Women Making History – Dr. Sybil Jordan Hampton

Dr. Sybil Jordan Hampton made history as the first African American student to attend each high school year at and graduate from Little Rock Central High School.  But her impact on history exceeds that and extends into classrooms throughout Arkansas.

After a career which took her from elementary classrooms to corporate boardrooms, Dr. Hampton returned to Little Rock in 1996 to become the President of the Winthrop Rockefeller Foundation.  In that capacity, she oversaw many opportunities to broaden the ways the arts and humanities were used in classrooms and outside of classrooms.  Dr. Hampton led the WRF until her retirement in 2006.  Through her vision and leadership, many tens of thousands of dollars of support went to cultural institutions and organizations during her decade at the helm.

In the mid-2000s, following the unexpected death of the Arkansas Symphony Orchestra’s executive director, Dr. Hampton served as acting executive director of the ASO while a national search could be conducted.  She had long been a supporter of the ASO and other cultural institutions as a patron.

During the Central High Integration 60th Anniversary, Dr. Hampton served as emcee of the Commemoration Ceremony.  A few months later, she received one of the LRCH Tiger Foundation’s first Award of Excellence. She has also been honored by inclusion in the Arkansas Civil Rights Heritage Trail and the Arkansas Black Hall of Fame.

She continues to be involved with Little Rock’s cultural life through her involvement in the Mount Holly Cemetery Association. She is a tireless advocate for this living museum of Little Rock’s past.

Last year, she was was interviewed by The HistoryMakers.  Recently, she was featured at Robinson Center when the public radio program “The Moth” recorded a show there.  L

 

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Women Making History: Anne Bartley

In 1976, Anne Bartley was sworn in as the first director of what was then known as the Department of Arkansas Natural and Cultural Heritage.  In that capacity, she was the first woman to serve in an Arkansas Governor’s cabinet.  She had encouraged Governor David Pryor to propose establishing the department and then had lobbied the Arkansas General Assembly to create it.  (Her oath of office was administered by the first woman on the Arkansas Supreme Court, Justice Elsijane Trimble Roy.)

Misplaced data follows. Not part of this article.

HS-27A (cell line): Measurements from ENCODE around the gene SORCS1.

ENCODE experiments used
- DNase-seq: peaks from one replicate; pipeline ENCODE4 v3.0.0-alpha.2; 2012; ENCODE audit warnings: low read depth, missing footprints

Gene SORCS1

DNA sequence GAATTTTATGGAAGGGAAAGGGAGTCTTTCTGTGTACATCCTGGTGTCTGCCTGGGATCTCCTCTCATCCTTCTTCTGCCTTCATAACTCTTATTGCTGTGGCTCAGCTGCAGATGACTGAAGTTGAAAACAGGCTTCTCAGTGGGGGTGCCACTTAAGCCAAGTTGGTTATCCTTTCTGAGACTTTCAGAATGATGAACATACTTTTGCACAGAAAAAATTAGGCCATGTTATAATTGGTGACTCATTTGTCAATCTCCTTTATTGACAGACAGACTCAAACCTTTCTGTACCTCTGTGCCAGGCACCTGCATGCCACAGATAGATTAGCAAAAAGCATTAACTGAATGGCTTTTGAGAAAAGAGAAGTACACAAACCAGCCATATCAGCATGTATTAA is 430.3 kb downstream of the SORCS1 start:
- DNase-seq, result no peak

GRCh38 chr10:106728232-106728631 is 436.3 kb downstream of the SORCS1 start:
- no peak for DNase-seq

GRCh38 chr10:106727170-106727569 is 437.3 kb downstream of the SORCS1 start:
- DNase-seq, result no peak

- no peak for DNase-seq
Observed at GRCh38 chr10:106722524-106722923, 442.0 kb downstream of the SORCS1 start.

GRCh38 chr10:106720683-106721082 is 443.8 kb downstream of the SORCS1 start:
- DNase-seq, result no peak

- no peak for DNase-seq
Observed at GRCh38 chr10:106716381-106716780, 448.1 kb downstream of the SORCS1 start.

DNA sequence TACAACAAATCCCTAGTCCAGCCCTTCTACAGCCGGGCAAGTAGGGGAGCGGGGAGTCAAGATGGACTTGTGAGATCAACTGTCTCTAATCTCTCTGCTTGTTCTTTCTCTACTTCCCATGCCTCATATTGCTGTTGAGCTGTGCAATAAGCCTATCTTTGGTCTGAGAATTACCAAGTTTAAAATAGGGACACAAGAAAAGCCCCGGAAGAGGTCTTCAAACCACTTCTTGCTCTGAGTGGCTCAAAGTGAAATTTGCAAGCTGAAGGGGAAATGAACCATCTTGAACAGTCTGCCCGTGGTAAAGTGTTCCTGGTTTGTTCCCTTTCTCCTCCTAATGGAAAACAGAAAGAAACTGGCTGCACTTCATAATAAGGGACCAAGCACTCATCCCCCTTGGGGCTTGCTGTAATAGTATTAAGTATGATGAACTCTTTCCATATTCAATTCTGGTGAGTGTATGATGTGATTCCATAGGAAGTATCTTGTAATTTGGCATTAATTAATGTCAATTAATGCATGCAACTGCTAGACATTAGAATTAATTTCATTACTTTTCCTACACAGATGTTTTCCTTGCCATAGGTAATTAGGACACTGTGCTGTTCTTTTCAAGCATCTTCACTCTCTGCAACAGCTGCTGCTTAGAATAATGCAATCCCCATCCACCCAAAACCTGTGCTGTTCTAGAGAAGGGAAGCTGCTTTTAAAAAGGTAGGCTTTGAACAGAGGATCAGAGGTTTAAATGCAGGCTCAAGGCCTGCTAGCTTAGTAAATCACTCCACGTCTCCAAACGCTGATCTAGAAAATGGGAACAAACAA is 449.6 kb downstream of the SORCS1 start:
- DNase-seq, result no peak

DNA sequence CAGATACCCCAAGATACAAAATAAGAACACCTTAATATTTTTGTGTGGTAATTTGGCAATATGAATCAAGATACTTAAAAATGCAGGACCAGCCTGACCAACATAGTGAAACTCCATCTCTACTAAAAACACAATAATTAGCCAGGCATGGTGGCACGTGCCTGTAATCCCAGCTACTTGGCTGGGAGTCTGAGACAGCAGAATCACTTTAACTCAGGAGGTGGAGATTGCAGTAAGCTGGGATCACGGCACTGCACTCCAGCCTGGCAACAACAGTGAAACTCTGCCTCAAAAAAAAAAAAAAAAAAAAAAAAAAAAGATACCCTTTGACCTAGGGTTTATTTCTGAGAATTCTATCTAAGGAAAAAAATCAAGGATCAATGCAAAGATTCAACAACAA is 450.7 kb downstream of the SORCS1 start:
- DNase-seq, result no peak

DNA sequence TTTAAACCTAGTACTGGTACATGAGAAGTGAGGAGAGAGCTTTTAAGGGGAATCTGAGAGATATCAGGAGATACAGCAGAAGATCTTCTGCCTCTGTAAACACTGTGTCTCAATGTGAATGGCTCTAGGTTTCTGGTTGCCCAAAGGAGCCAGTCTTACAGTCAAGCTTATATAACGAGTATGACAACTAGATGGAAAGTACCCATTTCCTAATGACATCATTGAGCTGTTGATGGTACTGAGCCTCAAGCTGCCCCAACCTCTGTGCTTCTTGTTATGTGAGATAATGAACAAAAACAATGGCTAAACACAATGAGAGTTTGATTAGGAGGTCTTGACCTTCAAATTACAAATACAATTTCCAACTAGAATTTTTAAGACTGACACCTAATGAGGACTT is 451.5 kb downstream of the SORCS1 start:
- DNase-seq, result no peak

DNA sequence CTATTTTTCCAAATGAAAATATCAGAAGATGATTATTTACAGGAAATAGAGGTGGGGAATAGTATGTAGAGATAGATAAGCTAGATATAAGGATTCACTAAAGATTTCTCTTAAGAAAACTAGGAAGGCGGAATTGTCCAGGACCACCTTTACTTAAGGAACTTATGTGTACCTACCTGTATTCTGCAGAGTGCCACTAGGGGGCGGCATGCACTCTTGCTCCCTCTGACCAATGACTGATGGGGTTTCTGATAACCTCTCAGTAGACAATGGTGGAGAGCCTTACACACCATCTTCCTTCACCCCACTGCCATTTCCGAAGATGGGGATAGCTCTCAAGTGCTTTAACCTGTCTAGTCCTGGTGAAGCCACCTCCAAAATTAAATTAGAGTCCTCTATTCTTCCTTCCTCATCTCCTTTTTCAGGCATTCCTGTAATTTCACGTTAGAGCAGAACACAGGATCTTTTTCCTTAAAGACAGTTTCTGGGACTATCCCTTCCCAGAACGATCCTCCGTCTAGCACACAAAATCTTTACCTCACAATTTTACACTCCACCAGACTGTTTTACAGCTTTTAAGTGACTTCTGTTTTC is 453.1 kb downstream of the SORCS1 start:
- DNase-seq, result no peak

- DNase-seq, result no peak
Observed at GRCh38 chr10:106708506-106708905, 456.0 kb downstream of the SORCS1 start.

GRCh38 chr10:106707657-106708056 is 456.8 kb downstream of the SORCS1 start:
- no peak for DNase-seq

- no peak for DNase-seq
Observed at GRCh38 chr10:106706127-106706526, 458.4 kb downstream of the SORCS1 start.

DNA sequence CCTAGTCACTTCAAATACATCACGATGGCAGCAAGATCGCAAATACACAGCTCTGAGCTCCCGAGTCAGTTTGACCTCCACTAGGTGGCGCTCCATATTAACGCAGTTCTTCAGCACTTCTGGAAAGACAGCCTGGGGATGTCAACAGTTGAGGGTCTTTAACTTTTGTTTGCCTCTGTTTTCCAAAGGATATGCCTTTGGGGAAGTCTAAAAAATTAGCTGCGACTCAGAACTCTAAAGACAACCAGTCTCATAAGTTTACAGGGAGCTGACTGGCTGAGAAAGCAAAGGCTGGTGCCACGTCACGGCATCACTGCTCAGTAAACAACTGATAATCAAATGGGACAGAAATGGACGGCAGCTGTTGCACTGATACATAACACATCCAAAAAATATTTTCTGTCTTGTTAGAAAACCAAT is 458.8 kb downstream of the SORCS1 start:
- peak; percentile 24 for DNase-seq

Since 1968, Bartley had been involved in historic preservation, promotion of the arts, and civic engagement.   In 1979, Bartley was asked to establish a Washington Office for the state of Arkanas.  She later was involved in founding the Threshold Foundation (1981), the Funders’ Committee for Citizen Participation (1983), the Forum Institute for Voter Participation (1986), the Faith and Politics Institute (1991), Vote Now ’92 and ’94, America Coming Together (2004), Democracy Alliance (2004), America Votes (2005), and, currently, the Committee on States.

Some of the boards she has served on have been the New World Foundation, the Winthrop Rockefeller Foundation, and the Rockefeller Family Fund. She is currently on the boards of the Bauman Family Foundation, Rockefeller Philanthropy Advisors, America Votes, and on the Advisory Councils for Project New West and TAI SOPHIA.

31 Days of Arkansas Rep: THE LEGACY PROJECT: IT HAPPENED IN LITTLE ROCK

Since today is Elizabeth Eckford’s birthday, the past Arkansas Rep production that is featured is 2007’s The Legacy Project: It Happened in Little Rock.

Culled from three years of research and over 80 interviews, playwright and director Rajendra Ramoon Maharaj created a multi-faceted play with music that explored stories past and present of Central High’s desegregation and the legacy the events of those years have provided citizens of Little Rock, of Arkansas and of the United States.

The cast featured Destan Owens (playing parallel roles of a 1957 Harlem reporter and a 2007 artist (a stand-in for Maharaj) as well as nine other actors who played multiple roles of diverse ethnicity — from current Central students to the Little Rock Nine, from elected officials to blue-collar workers.  Those actors were J. Bernard Calloway, Mary-Pat Green, Taifa Harris, Shannon Lamb, Vanessa Lemonides, Arthur W. Marks, Gia McGlone, Nick Petrie and Julian Rebolledo.

The creative team included Sybil Roberts Williams (dramaturg), Michael Susko (choreographer and assistant director), Charles Creath (musical director) Steve Hudelson (musician), Mike Nichols (scenic design), Matthew Webb (lighting design), Leslie Bernstein (costume design), M. Jason Pruzin (sound design) and Lynda Kwallek (properties). Producing Artistic Director Bob Hupp and Education Director Leslie Golden were also involved in shepherding the project over the years.

Funding for the production came, in part, from the Winthrop Rockefeller Foundation and the National Endowment for the Arts.

The production ran from September 14 to September 30, 2007, in conjunction with other events commemorating the 50th anniversary.